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Track(s) taken from CDS44461/7

The Second French Coranto, BK21b

Forster (Nos 2-4). [Neighbour, p 170]

Davitt Moroney (harpsichord)
Recording details: March 1992
Ingatestone Hall, Ingatestone, Essex, United Kingdom
Produced by Edward Kershaw
Engineered by Mike Hatch
Release date: September 1999
Total duration: 0 minutes 50 seconds

Cover artwork: Phoenix. A glass window specially designed, made and photographed by Malcolm Crowthers.

All his life, Byrd retained an affection for popular tunes. These three dances in A minor are clearly arrangements (they also survive in a lute version in BL Hirsch M. 1353). It is not known at what date they were written. The titles in Forster draw attention to the French origin of the melodies. The first coranto is melodically and harmonically related to the pavan Belle qui tiens ma vie captive in Thoinot Arbeau’s Orchésographie (1588), which reappears as La coranta, arranged by Morley in his Consort Lessons (1599) and survives complete in the FVB (No 218). The second does also (FVB No 205), but anonymously, without its varied repeats and transposed into D minor.

All three corantos are the same basic length of 24 bars but their structure is not identical: the first is in two 6-bar sections, each of which is followed by a varied repeat (making four 6-bar phrases), while the other two are in three shorter sections, each with its varied repeat (six 4-bar phrases). The first coranto has an extra bar at the end, filled by a sonorous scale down to the low D, possibly suggesting that it originated as an independent work.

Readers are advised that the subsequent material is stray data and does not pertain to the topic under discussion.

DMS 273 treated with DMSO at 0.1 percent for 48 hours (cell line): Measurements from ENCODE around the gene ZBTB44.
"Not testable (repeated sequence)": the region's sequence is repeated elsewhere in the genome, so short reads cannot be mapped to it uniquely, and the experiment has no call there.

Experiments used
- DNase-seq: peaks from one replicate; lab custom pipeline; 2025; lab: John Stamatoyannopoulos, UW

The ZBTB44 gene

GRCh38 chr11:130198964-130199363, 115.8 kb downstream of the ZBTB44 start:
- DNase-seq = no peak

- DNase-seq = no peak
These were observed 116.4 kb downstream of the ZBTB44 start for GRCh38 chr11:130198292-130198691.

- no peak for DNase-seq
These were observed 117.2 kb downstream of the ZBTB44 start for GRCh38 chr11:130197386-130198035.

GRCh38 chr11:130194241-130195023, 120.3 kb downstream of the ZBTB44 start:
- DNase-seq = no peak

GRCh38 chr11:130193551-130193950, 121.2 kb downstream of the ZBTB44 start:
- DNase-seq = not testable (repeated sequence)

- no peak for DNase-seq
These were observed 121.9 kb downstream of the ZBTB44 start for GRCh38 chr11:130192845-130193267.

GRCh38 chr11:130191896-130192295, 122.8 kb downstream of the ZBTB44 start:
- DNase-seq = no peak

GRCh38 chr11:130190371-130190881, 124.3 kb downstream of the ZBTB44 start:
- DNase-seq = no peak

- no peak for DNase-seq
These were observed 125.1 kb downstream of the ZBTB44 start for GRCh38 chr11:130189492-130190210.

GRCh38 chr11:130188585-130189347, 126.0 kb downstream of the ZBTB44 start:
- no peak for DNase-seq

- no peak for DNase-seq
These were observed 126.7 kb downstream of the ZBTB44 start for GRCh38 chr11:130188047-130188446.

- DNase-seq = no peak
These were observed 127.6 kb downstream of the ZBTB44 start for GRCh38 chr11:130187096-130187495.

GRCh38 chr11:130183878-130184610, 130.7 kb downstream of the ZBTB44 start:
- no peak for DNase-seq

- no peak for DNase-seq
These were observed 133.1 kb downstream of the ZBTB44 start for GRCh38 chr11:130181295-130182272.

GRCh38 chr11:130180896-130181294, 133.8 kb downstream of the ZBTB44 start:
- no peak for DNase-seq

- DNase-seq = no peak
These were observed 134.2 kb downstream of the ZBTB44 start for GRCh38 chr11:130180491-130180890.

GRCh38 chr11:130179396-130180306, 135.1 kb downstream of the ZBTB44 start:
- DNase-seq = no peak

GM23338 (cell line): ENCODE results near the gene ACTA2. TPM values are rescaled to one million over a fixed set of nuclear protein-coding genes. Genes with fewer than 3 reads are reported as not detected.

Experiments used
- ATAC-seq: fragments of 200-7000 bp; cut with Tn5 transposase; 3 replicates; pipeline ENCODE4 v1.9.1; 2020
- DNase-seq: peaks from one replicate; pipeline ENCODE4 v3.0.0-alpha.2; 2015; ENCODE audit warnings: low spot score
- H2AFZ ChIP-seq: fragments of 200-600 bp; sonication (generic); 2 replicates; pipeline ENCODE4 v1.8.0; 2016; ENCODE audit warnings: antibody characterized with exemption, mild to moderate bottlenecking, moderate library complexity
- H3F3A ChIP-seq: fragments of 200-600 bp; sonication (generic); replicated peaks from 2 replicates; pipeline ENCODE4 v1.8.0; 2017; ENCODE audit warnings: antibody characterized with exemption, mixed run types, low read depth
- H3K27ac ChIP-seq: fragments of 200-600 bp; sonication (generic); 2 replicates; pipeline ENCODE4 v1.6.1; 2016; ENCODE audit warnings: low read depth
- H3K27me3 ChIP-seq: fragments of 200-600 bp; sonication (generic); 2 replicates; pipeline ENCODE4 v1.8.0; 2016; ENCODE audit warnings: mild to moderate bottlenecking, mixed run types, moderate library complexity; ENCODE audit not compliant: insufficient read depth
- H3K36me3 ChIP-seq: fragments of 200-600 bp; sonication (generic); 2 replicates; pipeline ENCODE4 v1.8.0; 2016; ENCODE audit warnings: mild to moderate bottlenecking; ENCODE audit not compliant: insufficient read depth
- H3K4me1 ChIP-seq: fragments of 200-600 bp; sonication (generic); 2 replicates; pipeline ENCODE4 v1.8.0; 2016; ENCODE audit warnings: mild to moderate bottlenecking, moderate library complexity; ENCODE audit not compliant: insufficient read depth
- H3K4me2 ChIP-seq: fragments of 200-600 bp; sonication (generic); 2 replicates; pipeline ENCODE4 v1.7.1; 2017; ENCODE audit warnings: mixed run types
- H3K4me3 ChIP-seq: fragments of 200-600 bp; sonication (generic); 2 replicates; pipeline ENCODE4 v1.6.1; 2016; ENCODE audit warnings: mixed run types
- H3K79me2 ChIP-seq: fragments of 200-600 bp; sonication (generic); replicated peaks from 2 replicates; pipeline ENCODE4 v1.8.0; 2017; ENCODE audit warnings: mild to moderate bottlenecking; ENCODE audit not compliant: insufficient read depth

from notes by Davitt Moroney © 1999

Toute sa vie, Byrd eut un faible pour les chansons populaires. Ces trois danses en la mineur sont visiblement des arrangements (connues également dans une version pour luth ; voir le manuscrit BL Hirsch M. 1353). Leur date de composition est incertaine. Les titres dans Forster soulignent l’origine française des mélodies. La première coranto a un lien mélodique et harmonique avec la pavane Belle qui tiens ma vie captive dans l’Orchésographie de Thoinot Arbeau (1588). On la retrouve, intitulée La coranta, dans un arrangement de Morley imprimé dans ses Consort Lessons (1599). Une autre version pour clavier existe également dans le FVB (n° 218). La deuxième coranto s’y trouve aussi (FVB, n° 205), mais sans attribution à Byrd, sans les reprises variées et transposée en ré mineur.

Chacune des trois corantos dure vingt-quatre mesures mais leurs structures ne sont pas identiques : la première est en deux parties, chacune de six mesures et suivie d’une reprise variée (ce qui fait quatre phrases de six mesures en tout), tandis que les deux autres sont en trois parties, plus courtes, dont chacune a sa reprise variée (six phrases de quatre mesures). La première coranto a une mesure supplémentaire à la fin, remplie d’une belle gamme qui descend de façon très sonore jusqu’au ré grave, ce qui indique que cette pièce a pu, à l’origine, être une œuvre indépendante.

extrait des notes rédigées par Davitt Moroney © 1999

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